Reporter: Welcome Galaxy Radio listeners to another interview with Spaceman Bob who just retired at the mandatory age of 100 years. Star Parker here. Mr. Bob, you donít look 100 years old. You could pass for a young 75.
Spaceman Bob: Thank you, my dear. Actually I am around 75 or a hundred, give or take.
SP: Oh, oh. I can see this is going to be another one of ďthoseĒ interviews. Is my head going to be spinning on this one too?
SB: No spinning around stars and planets; I wonít even refer to those pesky gravity wells you are afraid of falling into.
SP: Thank you so much for that. How can you be around 75 years old and 100 at the same time? Was it because all the time you spent traveling in space that makes you 100 years old and 75?
SB: I am physically and mentally about 75 years old AND I am at retirement age of 100 AND it is because of space travel.
SP: Iím beginning to feel dizzy, I need to sit down.
SB: You are sitting down Miss Parker.
SP: I said that for the radio audience but I do feel Iím getting dizzy. Please explain, but not too technical.
SB: Remember when we talked about how the faster you go time slows down?
SP: Yes, you gave us the example of back in the 20th century where they confirmed one of Einsteinís theories by having two atomic clocks, one on earth and one in a jet. When the jet landed, its clock was slower than the one left stationary on earth.
SB: Very good. With the latest technology I was able to travel close to 100,000 miles per hour. That is over half the speed of light. Not only did the speed cut the time to go from one point to another, but it also kept me young.
SP: I admit you donít look a hundred years old but how traveling did fast kept you young.
SB: The faster something goes, the slower its internal ďclockĒ runs or to put it another way, the slower it ages. It works for living things too, like a man. Even though time was progressing as it always has on earth and I had no perception of time moving slower, just like the atomic clock on the jet you mentioned.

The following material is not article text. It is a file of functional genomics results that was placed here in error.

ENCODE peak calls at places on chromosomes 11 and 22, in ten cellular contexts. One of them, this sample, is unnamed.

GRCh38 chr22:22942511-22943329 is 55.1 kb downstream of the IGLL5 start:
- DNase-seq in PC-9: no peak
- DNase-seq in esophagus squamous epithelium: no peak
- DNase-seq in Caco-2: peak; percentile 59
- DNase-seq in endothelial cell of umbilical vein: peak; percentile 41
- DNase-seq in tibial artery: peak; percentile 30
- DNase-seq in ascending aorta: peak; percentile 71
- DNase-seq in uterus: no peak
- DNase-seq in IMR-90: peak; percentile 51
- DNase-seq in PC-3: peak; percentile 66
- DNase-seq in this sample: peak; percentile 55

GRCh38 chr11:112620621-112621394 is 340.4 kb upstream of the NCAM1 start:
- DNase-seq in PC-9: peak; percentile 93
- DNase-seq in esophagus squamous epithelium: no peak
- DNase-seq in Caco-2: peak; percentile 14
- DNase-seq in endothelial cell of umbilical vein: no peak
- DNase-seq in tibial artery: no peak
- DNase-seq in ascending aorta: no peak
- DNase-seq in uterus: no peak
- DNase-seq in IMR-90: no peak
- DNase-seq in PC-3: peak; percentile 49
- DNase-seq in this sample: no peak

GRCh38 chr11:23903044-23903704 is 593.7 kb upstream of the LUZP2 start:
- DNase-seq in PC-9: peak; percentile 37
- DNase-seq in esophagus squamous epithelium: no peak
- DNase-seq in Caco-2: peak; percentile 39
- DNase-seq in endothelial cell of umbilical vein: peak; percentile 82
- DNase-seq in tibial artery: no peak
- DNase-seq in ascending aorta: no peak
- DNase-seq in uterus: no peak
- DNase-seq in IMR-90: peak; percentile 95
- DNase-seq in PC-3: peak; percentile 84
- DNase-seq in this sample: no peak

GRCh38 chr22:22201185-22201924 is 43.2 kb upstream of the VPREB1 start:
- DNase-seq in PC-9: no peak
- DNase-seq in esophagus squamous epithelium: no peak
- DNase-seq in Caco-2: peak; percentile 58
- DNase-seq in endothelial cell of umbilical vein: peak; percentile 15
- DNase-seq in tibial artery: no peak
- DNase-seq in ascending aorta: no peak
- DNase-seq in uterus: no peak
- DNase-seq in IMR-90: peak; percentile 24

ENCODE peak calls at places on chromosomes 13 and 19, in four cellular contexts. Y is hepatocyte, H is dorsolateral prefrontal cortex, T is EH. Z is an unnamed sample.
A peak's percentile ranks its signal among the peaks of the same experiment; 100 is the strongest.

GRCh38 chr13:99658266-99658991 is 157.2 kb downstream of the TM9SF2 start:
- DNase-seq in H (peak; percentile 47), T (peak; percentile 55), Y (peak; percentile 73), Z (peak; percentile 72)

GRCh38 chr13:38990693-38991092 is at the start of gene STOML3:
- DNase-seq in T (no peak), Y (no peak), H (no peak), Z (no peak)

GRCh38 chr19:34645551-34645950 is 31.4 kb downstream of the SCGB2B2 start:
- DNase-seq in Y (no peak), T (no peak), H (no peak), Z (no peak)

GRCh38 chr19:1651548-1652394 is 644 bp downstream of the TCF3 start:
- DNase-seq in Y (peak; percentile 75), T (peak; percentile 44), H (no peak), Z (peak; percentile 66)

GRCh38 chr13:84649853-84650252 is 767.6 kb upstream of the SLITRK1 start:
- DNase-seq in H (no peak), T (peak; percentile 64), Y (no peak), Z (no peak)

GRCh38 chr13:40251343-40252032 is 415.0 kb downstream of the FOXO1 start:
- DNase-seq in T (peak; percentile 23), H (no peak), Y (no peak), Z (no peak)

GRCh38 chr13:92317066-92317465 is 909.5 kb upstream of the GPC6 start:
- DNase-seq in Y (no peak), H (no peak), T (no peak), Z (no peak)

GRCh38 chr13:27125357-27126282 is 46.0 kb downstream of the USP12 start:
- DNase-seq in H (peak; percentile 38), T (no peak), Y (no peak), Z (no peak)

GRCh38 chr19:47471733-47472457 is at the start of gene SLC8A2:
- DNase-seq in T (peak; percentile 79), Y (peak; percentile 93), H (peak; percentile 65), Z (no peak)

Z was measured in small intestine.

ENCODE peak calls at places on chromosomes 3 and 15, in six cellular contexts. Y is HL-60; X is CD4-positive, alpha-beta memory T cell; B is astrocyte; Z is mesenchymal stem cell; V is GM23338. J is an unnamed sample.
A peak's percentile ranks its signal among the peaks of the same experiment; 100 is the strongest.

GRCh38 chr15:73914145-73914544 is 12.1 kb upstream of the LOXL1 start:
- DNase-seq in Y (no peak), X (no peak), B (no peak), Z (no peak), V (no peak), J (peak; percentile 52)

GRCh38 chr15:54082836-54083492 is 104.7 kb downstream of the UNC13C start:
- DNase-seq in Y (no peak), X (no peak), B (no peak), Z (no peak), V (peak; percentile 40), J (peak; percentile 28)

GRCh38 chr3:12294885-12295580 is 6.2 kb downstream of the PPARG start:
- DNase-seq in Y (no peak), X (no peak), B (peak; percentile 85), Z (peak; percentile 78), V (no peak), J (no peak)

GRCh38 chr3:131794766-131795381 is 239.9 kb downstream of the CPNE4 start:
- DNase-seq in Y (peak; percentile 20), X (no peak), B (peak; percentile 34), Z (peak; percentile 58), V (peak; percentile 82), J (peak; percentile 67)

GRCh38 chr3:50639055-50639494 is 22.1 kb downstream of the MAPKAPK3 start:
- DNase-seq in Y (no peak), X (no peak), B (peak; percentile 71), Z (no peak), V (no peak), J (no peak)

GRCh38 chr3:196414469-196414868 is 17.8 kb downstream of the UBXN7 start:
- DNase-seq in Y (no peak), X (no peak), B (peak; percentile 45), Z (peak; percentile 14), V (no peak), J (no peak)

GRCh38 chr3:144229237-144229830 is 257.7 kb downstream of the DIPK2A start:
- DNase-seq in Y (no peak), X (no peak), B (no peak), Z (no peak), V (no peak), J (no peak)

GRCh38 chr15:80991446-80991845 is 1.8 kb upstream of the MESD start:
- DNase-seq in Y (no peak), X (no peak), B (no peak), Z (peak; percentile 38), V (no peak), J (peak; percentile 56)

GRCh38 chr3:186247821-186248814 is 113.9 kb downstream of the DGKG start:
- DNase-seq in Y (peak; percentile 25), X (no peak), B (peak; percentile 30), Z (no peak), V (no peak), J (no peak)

SP: Were you moving in slow motion?
SB: Oh, no. To me everything was moving just like it would have on earth but my internal clock was running slower due to the speed I was traveling. If someone moving at the speed of earth viewed me while I traveled at 100,000 mph I would have appeared slow to them and theyíd appear fast to me. Since my biological clock was running slower than if I stayed on earth, I aged slower.
SP: I think I get it and thatís how weíve been able to transverse these great distances in space. Something that would take 20 years to get to by earthís time would take less than 10 years for someone traveling in the spacecraft. Now thatís consuming time!
SB: Wonderful! I love that analogy. Now do you understand why I say Iím about 75 or 100 years old?
SP: Yep, yet they made you retire at 100 while youíre only 75 years old. Isnít that something?
SB: I argued with them without success. I still have my own spaceship, though, and plan on more exploring for the next 25 years or perhaps 50, depending on how you count it.
Several seconds of laughterís heard by the radio listeners.
SB: Do you know there is something that travels faster than light, Miss Parker?
SP: If I remember my high school physics correctly, nothing can travel faster than light.
SB: Actually there is one thing: thought. We can transmit our thoughts all the way across the universe to God instantly. What do you think of that?
SP: Well, I know one thing that is sometimes even faster.
SB: And that might be?
SB: Youíve got me here. Howís that?
SP: I know several people who speak before thinking!
SB: Iíve just been bested.
SP: Star Parker here, signing off while I still have time. Enjoy your retirement, Spaceman Bob.
The opinions expressed by authors may not necessarily reflect the opinion of FaithWriters.com.
Accept Jesus as Your Lord and Savior Right Now - CLICK HERE
JOIN US at FaithWriters for Free. Grow as a Writer and Spread the Gospel.